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The Why Factor

Ever wonder how some people are able to continuously stay motivated?  Why some individuals are able to crush their goals week after week, while others struggle to maintain a goal for more than a couple of days?  Well it’s not because they have enormous willpower.  It isn’t because they work harder at their goals or are better planners. 

It may be because they know why they are setting their goals.  They are able to see the connection their goals have to their life.  Studies have shown that people who are deeply connected to their goals and do things they enjoy tend to keep at it longer, hence the ability to complete their goals.  Those who do not enjoy the tasks they have to do or do not connect to the benefit behind their goals tend to abandon them early on.  It appears the magic lies in the why behind the action. 

Why Find the Why Factor

Finding things that are personally rewarding is important because it fuels the motivation to continue.  When the motivation comes from doing something simply because it is desired, doing the activity is usually easier to accomplish.  The behavior itself is the reward.  There is no trophy or ribbon that needs to appear at the end (although there is nothing wrong with getting one) because the motivation is a feeling, not something tangible.  You do it because you enjoy it and it’s satisfying.  You ride your bike because you enjoy the scenery, not because someone told you it’s a calorie burner.  You make time for sleep because you appreciate waking up refreshed instead of doing it because a good night’s sleep is the social standard.  You do the things you like and enjoy because you have designated them as positives, not because someone else has deemed them the “right thing to do”.

Intrinsic motivation is key to lifelong changes.  Doing something because you want to do it instead of having to is easier to accomplish day in and day out.  That inner spark fuels the process.  It is not a burden to complete the task.  Doing things for fun or enjoyment makes everything easier to nail down.

Finding that intrinsic motivation is not without its challenges.  Weeding out exactly which tasks are due to intrinsic joy as opposed to societal pressure is not always clear.  It takes the ability to ask “why am I doing this?” to really figure out where the motivation is coming from.  For example, are you trying to lose weight because you’ve been told you need to, or because you feel uncomfortable with the way you feel at your current weight?  The first is brought on by others and their opinions of what should be done.  The latter is connected to your intrinsic motivation and personal satisfaction (losing weight in order to feel better rather than pleasing others).  Therefore, finding exactly what you want to do (and how) can make it stick.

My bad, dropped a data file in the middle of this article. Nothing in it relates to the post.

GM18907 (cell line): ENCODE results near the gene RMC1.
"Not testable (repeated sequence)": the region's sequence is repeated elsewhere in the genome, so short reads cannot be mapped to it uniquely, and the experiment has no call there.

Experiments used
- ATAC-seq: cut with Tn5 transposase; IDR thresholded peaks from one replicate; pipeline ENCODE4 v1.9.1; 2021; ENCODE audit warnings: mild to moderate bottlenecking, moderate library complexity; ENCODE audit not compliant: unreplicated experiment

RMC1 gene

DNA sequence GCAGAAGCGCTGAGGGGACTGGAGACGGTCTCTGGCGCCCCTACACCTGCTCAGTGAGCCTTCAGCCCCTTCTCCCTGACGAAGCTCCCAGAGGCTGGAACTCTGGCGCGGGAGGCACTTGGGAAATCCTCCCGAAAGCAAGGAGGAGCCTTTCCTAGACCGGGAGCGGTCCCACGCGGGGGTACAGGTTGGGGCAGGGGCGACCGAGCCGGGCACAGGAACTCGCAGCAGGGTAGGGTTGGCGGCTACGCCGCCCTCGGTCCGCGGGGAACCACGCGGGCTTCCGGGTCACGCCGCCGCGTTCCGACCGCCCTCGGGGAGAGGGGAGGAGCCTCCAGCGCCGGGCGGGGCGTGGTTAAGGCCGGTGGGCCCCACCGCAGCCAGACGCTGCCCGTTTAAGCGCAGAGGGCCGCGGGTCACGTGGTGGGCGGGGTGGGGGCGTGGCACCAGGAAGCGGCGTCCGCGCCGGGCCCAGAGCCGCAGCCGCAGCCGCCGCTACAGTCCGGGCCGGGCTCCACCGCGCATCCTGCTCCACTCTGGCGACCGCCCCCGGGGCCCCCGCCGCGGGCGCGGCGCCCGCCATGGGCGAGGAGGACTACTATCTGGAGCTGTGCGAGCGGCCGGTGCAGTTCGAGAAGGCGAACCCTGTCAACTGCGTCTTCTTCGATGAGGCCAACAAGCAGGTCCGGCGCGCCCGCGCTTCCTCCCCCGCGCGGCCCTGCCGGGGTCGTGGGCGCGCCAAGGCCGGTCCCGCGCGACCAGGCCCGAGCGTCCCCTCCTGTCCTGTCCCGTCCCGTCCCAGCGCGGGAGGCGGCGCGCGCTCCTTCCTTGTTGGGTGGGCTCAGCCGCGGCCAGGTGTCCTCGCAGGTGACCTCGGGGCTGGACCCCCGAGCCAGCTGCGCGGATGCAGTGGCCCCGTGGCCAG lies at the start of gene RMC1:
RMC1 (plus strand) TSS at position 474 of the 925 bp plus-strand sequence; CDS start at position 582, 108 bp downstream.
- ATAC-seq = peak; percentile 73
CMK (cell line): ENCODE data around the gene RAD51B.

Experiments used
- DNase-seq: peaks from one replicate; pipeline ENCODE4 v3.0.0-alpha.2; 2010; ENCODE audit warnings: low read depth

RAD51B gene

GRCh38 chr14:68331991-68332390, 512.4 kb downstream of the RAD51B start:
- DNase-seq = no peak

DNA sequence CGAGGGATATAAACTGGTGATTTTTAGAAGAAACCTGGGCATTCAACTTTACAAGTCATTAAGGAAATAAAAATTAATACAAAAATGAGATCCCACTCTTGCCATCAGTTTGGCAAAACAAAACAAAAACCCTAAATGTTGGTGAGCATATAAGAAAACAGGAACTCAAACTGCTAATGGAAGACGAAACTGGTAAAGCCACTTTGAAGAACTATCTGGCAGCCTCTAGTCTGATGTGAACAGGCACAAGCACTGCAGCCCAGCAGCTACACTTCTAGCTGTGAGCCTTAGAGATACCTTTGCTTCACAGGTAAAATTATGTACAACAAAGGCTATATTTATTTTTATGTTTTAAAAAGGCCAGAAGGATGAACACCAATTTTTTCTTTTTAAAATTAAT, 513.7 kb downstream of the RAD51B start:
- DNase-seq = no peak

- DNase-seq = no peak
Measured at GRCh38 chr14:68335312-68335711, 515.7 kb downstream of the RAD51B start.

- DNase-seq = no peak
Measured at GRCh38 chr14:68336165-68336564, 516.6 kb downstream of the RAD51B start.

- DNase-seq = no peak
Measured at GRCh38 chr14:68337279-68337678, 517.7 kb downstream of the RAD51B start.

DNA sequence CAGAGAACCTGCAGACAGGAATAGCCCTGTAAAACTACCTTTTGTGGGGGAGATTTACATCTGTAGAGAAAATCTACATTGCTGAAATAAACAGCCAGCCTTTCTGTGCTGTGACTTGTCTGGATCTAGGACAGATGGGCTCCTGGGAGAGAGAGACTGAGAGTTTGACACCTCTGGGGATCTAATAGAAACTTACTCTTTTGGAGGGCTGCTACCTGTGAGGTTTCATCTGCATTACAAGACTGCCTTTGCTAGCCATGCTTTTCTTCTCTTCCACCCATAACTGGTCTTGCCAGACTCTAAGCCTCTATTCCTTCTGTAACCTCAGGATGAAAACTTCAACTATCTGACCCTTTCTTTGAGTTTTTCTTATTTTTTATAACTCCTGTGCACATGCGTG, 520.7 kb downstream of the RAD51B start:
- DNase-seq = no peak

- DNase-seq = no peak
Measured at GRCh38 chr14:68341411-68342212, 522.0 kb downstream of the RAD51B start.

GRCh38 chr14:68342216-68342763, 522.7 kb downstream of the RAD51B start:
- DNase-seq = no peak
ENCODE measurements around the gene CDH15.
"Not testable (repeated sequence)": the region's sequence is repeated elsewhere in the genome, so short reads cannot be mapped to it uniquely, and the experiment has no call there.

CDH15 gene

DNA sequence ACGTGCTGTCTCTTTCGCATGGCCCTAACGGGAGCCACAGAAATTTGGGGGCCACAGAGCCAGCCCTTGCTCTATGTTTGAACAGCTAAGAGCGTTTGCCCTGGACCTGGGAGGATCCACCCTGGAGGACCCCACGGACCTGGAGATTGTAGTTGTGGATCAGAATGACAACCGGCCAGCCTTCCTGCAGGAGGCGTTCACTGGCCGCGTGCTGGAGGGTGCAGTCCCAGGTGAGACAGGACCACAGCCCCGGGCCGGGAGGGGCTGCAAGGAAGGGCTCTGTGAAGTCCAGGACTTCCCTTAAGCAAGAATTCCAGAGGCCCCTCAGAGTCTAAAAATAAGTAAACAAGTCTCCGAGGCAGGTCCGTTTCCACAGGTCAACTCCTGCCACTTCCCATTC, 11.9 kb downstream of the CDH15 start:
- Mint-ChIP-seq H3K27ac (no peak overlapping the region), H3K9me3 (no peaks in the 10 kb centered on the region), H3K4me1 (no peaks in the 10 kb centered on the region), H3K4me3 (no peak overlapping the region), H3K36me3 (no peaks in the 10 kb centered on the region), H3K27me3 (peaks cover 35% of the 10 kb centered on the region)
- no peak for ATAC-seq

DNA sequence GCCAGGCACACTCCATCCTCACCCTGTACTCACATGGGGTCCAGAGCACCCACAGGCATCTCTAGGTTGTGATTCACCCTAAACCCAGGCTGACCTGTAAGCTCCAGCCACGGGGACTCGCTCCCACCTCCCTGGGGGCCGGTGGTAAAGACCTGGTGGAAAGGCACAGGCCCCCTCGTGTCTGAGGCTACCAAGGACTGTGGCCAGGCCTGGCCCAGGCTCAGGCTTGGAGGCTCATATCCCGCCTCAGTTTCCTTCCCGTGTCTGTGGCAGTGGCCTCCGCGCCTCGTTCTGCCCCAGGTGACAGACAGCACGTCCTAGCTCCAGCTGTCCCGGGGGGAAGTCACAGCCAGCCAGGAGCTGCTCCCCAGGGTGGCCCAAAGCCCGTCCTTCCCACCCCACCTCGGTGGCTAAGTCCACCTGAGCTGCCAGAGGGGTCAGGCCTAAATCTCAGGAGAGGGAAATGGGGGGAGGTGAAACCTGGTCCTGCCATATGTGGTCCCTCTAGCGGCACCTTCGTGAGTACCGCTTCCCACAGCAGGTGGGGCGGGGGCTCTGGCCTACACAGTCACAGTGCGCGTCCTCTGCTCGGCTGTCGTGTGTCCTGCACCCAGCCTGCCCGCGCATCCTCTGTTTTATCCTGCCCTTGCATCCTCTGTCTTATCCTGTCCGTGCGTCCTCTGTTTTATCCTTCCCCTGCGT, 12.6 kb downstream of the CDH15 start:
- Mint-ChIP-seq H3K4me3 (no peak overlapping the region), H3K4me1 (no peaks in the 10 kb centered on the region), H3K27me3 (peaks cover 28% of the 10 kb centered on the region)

That “why” factor is powerful because the habit stems from something you truly want to do instead of coming from shame, bullying, or even fear others have bestowed on you.  Motivate yourself, empower yourself to do something because you truly want it, and not because someone believed you need to be a certain weight in order to achieve greatness.  Once you have the “why” figured out you can use that as your north star throughout your journey.  Let that lead you to your true wants and therefore long-term goals.  Apply the “why” whenever things get hard or tough.  Challenges will come — they always do, and by making sure the “why” is deeply rooted in your psyche, you will be better equipped to deal with it.  It will be much easier to stay the course and see to it that your goal is achieved by keeping in mind why you want to do it. 

How to Use Your Why Factor

Keep your “why” somewhere you can see it.  Tape it to the door, jot it down in a notebook, save it on your phone – whatever needs to be done in order to remember it.  Seeing it can remind you that you are trying to stop smoking because you want to save money for a trip, or you want to eat more nutritious foods so you can cease your medications.  Keeping your why factor handy is one way to make sure you connect your “why” to your goals.  

Additionally, focus on what makes you content.  If you hate running but love swimming, guess what? Spend your time swimming.  Leave running to someone who enjoys it.  Don’t force yourself to do something you don’t like, because chances are you will get discouraged and move on before completing your goals.   

If you find yourself losing your motivation, take a closer look at what you are doing to reach your goals.  Perhaps your goal to meditate ten minutes every day isn’t working because you lack dedication, but merely that you do not find it enjoyable and therefore fail to find the time to do it.  Ask yourself why you are doing it and brainstorm ways to reach your goal that may look a little different. Meditation may not be the key to your relaxation technique but a quiet walk may do the trick instead. 

Ultimately, it is up to you to decide which goals are meant for you and how to accomplish them.  You hold the power to create your own game plan.  You have the ability to shape your day to day how you see fit.  Finding the why behind change can help make those changes sustainable long term.

– Progress, Not Perfection –


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